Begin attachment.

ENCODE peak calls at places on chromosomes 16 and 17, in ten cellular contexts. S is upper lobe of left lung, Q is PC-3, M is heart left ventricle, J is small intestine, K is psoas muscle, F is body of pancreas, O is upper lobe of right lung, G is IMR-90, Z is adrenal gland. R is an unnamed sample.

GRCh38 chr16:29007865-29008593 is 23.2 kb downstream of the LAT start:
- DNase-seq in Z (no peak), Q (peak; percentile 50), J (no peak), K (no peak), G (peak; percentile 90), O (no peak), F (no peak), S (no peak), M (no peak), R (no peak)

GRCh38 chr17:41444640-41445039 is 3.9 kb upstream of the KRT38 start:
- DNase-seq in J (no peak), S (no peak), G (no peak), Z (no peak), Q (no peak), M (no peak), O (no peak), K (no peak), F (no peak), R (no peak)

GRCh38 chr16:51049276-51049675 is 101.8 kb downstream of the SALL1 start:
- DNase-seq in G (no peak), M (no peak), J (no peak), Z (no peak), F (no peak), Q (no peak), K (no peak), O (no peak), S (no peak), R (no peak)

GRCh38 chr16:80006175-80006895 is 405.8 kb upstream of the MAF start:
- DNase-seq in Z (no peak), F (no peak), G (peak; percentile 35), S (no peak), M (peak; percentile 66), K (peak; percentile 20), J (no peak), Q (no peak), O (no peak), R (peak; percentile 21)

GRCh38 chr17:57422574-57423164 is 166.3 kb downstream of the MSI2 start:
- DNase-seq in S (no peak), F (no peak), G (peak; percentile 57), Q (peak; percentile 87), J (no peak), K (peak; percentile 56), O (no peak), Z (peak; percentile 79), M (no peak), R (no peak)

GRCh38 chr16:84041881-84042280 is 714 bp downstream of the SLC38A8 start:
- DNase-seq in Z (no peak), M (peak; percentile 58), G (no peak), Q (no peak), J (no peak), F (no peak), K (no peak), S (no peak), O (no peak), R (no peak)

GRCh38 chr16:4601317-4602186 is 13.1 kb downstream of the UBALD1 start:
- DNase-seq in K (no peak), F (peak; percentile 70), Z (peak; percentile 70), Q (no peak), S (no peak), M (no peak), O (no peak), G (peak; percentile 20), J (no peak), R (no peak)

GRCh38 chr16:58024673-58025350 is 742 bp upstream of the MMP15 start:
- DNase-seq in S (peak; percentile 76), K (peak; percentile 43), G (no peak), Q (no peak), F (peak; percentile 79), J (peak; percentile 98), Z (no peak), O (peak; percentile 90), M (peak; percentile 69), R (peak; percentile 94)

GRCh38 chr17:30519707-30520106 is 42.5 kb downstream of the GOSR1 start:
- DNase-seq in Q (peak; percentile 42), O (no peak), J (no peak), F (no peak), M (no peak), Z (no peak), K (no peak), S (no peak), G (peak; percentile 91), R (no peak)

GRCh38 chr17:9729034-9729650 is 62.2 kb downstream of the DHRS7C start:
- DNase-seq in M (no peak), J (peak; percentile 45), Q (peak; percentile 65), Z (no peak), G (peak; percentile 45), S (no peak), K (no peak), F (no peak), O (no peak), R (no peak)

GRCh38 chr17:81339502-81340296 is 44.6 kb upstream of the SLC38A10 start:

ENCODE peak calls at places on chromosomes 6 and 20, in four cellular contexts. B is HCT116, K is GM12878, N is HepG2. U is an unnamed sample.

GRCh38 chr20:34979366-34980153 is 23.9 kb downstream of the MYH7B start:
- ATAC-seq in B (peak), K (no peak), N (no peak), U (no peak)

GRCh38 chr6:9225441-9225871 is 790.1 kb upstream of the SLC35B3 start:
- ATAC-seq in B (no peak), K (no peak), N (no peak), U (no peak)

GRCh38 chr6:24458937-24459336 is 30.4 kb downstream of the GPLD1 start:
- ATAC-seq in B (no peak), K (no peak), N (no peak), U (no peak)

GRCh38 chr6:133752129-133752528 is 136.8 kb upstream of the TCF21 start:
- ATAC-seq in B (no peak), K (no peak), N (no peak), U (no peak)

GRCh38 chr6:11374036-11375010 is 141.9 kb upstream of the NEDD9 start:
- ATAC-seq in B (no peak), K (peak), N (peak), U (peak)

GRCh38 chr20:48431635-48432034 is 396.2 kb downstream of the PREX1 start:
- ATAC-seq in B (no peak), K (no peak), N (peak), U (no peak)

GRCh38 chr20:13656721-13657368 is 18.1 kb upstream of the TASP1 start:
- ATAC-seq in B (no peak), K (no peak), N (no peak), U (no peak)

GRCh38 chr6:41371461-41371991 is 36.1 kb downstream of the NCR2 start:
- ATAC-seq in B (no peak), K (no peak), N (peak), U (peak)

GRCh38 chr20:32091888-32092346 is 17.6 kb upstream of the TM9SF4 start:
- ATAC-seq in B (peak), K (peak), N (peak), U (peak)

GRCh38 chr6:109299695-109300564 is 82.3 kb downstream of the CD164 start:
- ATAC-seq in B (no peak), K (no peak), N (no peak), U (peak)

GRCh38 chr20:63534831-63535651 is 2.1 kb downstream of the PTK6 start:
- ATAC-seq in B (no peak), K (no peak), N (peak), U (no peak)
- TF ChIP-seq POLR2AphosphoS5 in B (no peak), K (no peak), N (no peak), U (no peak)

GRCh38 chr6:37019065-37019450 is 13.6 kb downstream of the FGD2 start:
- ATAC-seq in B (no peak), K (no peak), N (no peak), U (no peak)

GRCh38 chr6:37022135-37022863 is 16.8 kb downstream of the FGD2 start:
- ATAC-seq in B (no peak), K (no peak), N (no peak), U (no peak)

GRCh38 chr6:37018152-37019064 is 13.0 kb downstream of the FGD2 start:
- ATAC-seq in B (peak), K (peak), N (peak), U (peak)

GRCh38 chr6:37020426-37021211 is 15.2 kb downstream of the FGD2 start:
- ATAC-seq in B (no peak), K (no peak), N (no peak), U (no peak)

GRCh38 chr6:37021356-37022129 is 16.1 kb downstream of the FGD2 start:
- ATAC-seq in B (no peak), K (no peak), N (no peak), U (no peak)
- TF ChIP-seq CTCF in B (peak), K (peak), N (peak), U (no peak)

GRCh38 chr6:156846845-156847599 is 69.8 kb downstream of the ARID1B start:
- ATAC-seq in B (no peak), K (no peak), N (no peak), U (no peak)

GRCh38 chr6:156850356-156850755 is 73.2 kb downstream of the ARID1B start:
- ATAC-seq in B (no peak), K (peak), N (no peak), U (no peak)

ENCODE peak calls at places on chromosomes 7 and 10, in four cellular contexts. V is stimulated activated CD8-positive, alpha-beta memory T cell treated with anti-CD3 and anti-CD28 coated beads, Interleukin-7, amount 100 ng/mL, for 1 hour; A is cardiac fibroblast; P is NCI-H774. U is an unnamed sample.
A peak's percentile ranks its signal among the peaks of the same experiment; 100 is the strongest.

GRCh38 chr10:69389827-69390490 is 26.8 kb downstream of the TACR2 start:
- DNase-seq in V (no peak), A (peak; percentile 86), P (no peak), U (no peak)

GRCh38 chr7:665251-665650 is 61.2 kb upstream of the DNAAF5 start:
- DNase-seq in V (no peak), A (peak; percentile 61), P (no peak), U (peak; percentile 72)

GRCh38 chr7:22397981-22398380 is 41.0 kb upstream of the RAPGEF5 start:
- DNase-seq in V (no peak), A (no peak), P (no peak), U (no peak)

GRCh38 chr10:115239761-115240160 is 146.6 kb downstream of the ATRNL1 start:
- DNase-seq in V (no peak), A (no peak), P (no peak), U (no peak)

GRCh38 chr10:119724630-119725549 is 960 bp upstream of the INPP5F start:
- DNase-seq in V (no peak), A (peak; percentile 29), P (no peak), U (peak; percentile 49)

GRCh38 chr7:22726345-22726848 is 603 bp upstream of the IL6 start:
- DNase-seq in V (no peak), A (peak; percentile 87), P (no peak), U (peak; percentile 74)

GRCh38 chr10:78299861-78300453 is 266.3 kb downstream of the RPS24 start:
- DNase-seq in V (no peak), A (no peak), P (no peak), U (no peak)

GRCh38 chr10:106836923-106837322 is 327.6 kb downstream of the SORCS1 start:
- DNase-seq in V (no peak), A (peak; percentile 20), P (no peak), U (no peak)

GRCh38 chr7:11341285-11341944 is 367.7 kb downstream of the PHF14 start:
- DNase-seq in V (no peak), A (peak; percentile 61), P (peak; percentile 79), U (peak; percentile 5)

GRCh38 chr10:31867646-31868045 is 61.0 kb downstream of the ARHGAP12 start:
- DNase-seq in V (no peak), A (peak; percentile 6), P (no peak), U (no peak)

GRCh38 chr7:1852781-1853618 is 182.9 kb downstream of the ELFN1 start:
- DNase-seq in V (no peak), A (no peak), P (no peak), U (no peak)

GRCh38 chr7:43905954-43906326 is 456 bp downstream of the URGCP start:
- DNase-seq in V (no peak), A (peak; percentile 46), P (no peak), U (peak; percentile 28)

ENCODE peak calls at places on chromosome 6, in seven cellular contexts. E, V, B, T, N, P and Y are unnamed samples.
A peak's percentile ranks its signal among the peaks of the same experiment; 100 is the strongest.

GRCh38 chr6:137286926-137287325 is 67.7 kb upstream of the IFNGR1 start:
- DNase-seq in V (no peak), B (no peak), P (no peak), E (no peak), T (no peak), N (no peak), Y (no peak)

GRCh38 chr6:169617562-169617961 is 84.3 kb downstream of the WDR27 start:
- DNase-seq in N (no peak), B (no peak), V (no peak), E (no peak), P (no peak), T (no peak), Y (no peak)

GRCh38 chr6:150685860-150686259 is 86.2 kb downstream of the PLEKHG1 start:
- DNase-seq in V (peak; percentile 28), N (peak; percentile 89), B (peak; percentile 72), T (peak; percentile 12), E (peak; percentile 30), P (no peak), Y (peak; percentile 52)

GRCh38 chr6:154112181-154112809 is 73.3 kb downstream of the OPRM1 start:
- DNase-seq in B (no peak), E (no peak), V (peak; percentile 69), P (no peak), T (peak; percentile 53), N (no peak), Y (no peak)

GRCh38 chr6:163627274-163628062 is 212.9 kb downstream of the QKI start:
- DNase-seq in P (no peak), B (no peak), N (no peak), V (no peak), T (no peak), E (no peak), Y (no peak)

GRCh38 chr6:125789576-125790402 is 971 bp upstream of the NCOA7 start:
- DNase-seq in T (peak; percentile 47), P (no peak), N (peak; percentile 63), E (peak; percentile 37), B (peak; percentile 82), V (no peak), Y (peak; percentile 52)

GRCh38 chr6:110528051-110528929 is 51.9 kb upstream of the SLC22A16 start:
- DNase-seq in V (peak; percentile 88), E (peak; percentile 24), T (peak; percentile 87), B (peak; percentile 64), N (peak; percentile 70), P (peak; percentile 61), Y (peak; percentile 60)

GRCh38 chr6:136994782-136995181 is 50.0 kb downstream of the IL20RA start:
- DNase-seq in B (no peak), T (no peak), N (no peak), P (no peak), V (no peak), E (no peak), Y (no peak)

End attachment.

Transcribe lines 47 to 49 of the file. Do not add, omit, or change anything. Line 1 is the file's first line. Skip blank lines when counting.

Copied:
GRCh38 chr6:37019065-37019450 is 13.6 kb downstream of the FGD2 start:
- ATAC-seq in B (no peak), K (no peak), N (no peak), U (no peak)

GRCh38 chr6:37022135-37022863 is 16.8 kb downstream of the FGD2 start: